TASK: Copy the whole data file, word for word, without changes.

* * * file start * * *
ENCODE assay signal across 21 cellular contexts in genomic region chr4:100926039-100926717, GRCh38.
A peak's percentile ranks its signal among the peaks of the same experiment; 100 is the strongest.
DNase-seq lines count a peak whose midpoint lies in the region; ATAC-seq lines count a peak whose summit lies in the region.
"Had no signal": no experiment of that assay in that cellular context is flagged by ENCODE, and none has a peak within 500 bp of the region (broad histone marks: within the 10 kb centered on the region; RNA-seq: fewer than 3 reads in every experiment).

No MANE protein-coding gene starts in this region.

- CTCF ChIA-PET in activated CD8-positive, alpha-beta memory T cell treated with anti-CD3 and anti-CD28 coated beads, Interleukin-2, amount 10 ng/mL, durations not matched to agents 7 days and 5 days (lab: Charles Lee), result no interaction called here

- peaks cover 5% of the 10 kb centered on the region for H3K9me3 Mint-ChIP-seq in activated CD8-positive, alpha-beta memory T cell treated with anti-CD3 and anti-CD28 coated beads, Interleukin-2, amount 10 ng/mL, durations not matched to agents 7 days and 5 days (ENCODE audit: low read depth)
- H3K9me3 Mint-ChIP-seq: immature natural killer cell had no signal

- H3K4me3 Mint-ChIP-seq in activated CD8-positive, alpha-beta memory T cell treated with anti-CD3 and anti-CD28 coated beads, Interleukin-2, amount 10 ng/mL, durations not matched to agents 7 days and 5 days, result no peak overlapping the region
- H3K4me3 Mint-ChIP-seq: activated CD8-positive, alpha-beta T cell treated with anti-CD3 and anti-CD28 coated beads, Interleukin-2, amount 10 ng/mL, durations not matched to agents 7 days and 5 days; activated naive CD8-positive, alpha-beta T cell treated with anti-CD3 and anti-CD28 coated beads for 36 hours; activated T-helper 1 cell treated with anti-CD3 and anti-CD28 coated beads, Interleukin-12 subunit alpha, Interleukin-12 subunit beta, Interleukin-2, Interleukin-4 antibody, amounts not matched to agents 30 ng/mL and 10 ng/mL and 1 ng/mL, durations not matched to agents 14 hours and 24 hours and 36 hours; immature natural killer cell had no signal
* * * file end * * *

ENCODE assay signal across 21 cellular contexts in genomic region chr4:100926039-100926717, GRCh38.
A peak's percentile ranks its signal among the peaks of the same experiment; 100 is the strongest.
DNase-seq lines count a peak whose midpoint lies in the region; ATAC-seq lines count a peak whose summit lies in the region.
"Had no signal": no experiment of that assay in that cellular context is flagged by ENCODE, and none has a peak within 500 bp of the region (broad histone marks: within the 10 kb centered on the region; RNA-seq: fewer than 3 reads in every experiment).

No MANE protein-coding gene starts in this region.

- CTCF ChIA-PET in activated CD8-positive, alpha-beta memory T cell treated with anti-CD3 and anti-CD28 coated beads, Interleukin-2, amount 10 ng/mL, durations not matched to agents 7 days and 5 days (lab: Charles Lee), result no interaction called here

- peaks cover 5% of the 10 kb centered on the region for H3K9me3 Mint-ChIP-seq in activated CD8-positive, alpha-beta memory T cell treated with anti-CD3 and anti-CD28 coated beads, Interleukin-2, amount 10 ng/mL, durations not matched to agents 7 days and 5 days (ENCODE audit: low read depth)
- H3K9me3 Mint-ChIP-seq: immature natural killer cell had no signal

- H3K4me3 Mint-ChIP-seq in activated CD8-positive, alpha-beta memory T cell treated with anti-CD3 and anti-CD28 coated beads, Interleukin-2, amount 10 ng/mL, durations not matched to agents 7 days and 5 days, result no peak overlapping the region
- H3K4me3 Mint-ChIP-seq: activated CD8-positive, alpha-beta T cell treated with anti-CD3 and anti-CD28 coated beads, Interleukin-2, amount 10 ng/mL, durations not matched to agents 7 days and 5 days; activated naive CD8-positive, alpha-beta T cell treated with anti-CD3 and anti-CD28 coated beads for 36 hours; activated T-helper 1 cell treated with anti-CD3 and anti-CD28 coated beads, Interleukin-12 subunit alpha, Interleukin-12 subunit beta, Interleukin-2, Interleukin-4 antibody, amounts not matched to agents 30 ng/mL and 10 ng/mL and 1 ng/mL, durations not matched to agents 14 hours and 24 hours and 36 hours; immature natural killer cell had no signal